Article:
This basically states what I said about IE8 yesterday. The author of Acid2 made a post about this topic. He is very unhappy with the idea, and states several possible ways of handling the situation and the probable outcome of each.
Therefore I recommend not including the meta tag, or, if you are forced to include it, making sure it says “IE=7″, even once IE8 ships. This seems to me to be the best way to show your support for an open, interoperable Web on the long term.
Even if IE8′s rendering engine can properly handle all the stuff that Acid2 tests for, it might not end up working simply because IE8 will default to IE7-mode unless the special meta-tag is in the page. Based on Hixie’s comments, it’s pretty much guaranteed that the Acid2 page won’t include any special tags just for IE8. MS could put some tricks into IE8 to force it to use the new rendering engine when it encounters the Acid2 test, including hardcoding the URL and looking at a “fingerprint” of the page to see if it matches Acid2. However, these could be very easily worked around, by something as simple as hosting the page elsewhere or obfuscating the page in order to change its fingerprint. It would be pretty funny to watch MS trying to explain why it passes Acid2 on this site, but not on that site…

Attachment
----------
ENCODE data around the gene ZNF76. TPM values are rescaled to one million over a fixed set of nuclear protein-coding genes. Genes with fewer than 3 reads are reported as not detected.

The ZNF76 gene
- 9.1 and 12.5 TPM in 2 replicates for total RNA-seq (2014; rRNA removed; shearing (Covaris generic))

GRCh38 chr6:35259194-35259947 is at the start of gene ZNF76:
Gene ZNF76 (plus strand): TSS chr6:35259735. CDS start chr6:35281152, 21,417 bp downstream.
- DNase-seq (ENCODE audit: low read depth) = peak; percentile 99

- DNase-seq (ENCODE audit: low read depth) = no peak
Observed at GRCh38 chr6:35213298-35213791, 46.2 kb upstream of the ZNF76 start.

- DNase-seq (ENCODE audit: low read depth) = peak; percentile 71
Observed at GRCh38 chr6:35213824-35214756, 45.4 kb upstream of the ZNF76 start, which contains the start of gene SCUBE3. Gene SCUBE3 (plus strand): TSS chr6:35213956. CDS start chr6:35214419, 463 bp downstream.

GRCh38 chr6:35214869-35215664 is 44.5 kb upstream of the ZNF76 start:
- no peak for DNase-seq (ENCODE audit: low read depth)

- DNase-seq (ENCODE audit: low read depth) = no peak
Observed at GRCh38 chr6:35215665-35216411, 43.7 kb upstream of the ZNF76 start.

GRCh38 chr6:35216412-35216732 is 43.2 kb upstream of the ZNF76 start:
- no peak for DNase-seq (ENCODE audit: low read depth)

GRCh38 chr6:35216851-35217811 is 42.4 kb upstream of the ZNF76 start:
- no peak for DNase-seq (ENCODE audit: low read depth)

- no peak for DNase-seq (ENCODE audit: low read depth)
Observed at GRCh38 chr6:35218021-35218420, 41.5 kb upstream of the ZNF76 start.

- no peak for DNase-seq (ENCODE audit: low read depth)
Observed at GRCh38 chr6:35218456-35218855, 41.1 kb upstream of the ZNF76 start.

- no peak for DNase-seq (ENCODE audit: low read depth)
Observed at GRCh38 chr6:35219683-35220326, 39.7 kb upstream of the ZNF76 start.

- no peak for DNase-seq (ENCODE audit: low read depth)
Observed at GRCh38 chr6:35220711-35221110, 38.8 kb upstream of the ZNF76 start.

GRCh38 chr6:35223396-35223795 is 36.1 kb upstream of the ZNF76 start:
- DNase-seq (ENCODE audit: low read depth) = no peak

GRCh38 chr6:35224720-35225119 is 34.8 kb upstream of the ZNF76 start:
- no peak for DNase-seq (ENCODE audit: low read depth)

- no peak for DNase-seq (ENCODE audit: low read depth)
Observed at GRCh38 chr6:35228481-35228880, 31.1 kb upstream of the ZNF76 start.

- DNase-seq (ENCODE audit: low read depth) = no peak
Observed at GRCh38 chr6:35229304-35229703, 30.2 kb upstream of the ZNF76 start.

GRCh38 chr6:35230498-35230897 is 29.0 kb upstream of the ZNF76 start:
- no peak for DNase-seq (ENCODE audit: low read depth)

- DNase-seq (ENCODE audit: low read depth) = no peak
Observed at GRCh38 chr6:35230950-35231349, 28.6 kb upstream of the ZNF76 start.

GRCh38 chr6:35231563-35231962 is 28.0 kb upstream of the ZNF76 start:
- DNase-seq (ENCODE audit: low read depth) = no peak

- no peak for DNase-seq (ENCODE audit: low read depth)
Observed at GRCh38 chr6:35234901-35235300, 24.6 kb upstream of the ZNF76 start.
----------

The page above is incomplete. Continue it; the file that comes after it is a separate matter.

As stated before by myself, Hixie, Opera, Mozilla (continued), Webkit, and even WaSP members, this is not the way to fix the problem. Even Eric Meyer, who supports the IE versioning idea, spent an hour trying to convince a member of the IE team that the default should be “latest” rather than “IE7″ (which is the part I have a problem with). I plan to publish standards-compliant code (or at least make my best effort) and not include any extra special notes so that a single browser knows that I really, really, really mean what I wrote. If the new “standards-compliant” IE8 can’t handle that, then I guess it isn’t really standards-compliant.